Asch’s Conformity Studies

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Roots of conformity research
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Work in the 19th century on hypnotism gave rise to the idea that people are subject to suggestibility – we are subject to the influence of others. Gabriel Tarde: \”a social man is a somnambulist (sleepwalker)\”. – Early studies in the 20th century demonstrated that people shift their own opinion in line with experts and majorities. – There was big fear of brainwashing Asch wanted to know whether people really changed their opinions, or just express new opinions out of a feeling of pressure without having a new belief.
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Asch’s conformity paradigm
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Design: 7-9 young college students, assembled in a room. They are asked to decide which of three lines is as long as an exemplar line. Asch establishes that it is easy to get this right. In each session only one student is a real subject. Experiment: on 12 or 18 trials the confederate students unanimously give the wrong answer before it is the turn of the participant. Results: 24% never conform. Overall, participants conformed in 38.6% of trials. ¾ of participants conform at least once. 29% of people conform on half or more of the trials.
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Further Studies
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– As the number of confederates increases from one to three conformity increases, but after that size of majority has little effect. – Younger children conform more than older children – Women conform more than men – Conformity is higher in collectivistic countries – One dissenter from the majority radically reduces conformity. If only one person stands out this strongly affects the impact of the consent. If the dissenter is very different from you this effect might be less strong. It works especially if the dissenter is an ingroup member.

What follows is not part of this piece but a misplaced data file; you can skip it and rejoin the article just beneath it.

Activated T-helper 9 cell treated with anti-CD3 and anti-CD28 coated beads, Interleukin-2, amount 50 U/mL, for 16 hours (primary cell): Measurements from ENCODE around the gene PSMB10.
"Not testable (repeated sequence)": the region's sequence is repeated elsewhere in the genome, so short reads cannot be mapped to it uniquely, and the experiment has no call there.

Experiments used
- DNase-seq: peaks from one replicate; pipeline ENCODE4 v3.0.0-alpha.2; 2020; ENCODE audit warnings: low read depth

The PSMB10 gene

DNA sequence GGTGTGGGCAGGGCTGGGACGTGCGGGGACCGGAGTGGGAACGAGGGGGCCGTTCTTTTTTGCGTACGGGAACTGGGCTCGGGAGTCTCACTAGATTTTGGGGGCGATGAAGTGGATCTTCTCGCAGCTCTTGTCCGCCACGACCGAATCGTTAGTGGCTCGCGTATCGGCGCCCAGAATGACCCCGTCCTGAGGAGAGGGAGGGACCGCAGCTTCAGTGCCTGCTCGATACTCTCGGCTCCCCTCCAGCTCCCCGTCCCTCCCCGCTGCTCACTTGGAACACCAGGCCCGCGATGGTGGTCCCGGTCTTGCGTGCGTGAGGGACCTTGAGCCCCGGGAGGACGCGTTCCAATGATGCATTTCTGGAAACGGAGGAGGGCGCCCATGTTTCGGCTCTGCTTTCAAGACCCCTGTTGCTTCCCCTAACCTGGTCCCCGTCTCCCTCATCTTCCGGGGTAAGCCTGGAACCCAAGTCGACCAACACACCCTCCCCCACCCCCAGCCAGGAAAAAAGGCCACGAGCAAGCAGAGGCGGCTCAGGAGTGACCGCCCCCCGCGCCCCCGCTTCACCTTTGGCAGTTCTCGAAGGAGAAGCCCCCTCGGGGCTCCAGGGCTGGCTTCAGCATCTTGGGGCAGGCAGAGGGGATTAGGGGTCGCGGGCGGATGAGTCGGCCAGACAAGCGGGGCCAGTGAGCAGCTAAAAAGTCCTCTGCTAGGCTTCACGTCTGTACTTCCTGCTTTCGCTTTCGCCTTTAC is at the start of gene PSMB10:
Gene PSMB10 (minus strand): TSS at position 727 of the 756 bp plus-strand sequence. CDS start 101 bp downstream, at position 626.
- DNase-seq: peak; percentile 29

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Normative social influence
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the wish to be accepted leads people to compromise their motivation to be accurate and go along with a majority that is obviously incorrect. Will only work if you want to be part of the group. If you are dependent on others you are more likely to be influenced. If others are dependent on you your opinion will be influential.
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Blind and Unthinking?
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– Talking to participants they are far from blind and unthinking – They seek to make sense of what is going on! – Do others conform out of politeness; are they the victim of optical illusions? We are aware of our own limitations and might assume that we are simply missing something obvious. – Not to take the account of the group would be \”wilful\”, arrogant or anti-social.
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Informational social influence
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You look to others for information about the world. You are uncertain yourself. – Some later studies where participants were allowed to give answers privately still showed some conformity – evidence of informational social influence.
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Conformity and Resistance
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We have to distinguish between the phenomenon of conformity and its explanation. Its explanations cannot be reduced to normative social influence. – We know that the tendency to conform is very strong even among intelligent and well-meaning people – But we also need an explanation for why people don’t always conform! The context is not enough to create an automatic conformity.
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Reasons for conformity/resistance
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Reasons for the people who resisted in the study were a confidence in own judgment and the goal of giving the right answer and staying true to their own perception. – Participants were actively engaged and developed theories as to what was going on. Some allowed conformity, others didn’t. – Capacities for independence are not to be underestimated Group forces don’t create slavish submission, rather it is an ability that maintains harmony to be able to conform – one is mindful of others views and perceptions and values them. It would be stupid not to consider the group in own decisions.
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Conclusions from Asch’s study
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– we have a strong tendency to conform that can overrule reason – but the capacity for independence should not be underestimated – submission to group forces is not slavish, thinking in psychology has implicitly denied the capacity for independence.

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